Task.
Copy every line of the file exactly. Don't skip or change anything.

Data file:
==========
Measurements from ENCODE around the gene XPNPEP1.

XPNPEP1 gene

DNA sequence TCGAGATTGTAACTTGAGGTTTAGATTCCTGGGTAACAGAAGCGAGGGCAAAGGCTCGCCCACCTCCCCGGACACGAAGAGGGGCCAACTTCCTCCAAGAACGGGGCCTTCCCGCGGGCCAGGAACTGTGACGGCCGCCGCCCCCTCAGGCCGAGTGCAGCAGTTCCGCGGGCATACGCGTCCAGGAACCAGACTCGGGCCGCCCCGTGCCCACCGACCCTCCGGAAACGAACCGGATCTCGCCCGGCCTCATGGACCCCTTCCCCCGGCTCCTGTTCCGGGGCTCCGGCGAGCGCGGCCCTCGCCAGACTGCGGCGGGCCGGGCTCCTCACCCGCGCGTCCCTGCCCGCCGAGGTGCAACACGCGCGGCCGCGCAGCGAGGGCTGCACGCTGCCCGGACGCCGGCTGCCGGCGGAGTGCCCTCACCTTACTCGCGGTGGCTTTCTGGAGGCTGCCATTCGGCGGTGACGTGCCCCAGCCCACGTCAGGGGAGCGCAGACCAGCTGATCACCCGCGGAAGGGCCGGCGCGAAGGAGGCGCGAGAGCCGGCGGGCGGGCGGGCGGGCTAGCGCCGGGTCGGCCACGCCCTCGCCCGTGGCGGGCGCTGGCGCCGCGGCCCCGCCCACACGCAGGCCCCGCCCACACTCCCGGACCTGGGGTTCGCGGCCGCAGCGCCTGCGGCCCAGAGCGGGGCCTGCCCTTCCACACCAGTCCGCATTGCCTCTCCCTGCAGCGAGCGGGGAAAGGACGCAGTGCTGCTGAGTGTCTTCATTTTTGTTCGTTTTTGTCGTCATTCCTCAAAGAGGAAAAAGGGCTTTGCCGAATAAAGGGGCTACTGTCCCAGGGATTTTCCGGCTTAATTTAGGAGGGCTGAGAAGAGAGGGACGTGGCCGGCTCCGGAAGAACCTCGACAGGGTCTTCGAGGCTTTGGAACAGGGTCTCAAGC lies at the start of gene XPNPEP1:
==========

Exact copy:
Measurements from ENCODE around the gene XPNPEP1.

XPNPEP1 gene

DNA sequence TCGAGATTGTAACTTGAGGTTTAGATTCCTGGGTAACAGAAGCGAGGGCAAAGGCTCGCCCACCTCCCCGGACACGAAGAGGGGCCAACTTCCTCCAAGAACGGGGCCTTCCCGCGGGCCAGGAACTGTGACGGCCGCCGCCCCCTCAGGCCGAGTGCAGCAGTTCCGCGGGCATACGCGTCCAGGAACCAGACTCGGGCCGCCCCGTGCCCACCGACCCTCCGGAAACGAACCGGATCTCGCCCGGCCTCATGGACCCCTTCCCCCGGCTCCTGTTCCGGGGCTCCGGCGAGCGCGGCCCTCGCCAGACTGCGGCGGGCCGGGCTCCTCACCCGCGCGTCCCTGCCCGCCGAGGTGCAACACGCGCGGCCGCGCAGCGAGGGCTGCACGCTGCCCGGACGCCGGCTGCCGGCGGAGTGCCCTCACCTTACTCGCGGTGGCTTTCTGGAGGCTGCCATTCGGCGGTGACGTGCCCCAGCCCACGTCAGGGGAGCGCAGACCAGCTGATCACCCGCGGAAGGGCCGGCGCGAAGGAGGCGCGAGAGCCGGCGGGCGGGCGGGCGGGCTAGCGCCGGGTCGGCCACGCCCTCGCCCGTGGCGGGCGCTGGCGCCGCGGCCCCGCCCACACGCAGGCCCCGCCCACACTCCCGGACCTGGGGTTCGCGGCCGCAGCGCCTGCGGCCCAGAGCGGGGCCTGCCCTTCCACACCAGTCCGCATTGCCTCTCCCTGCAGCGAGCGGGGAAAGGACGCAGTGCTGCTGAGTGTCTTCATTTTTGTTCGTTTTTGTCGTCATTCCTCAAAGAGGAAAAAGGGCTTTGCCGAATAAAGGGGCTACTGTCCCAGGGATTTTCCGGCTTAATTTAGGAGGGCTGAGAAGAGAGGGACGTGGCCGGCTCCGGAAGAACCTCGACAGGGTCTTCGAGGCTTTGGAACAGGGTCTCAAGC lies at the start of gene XPNPEP1: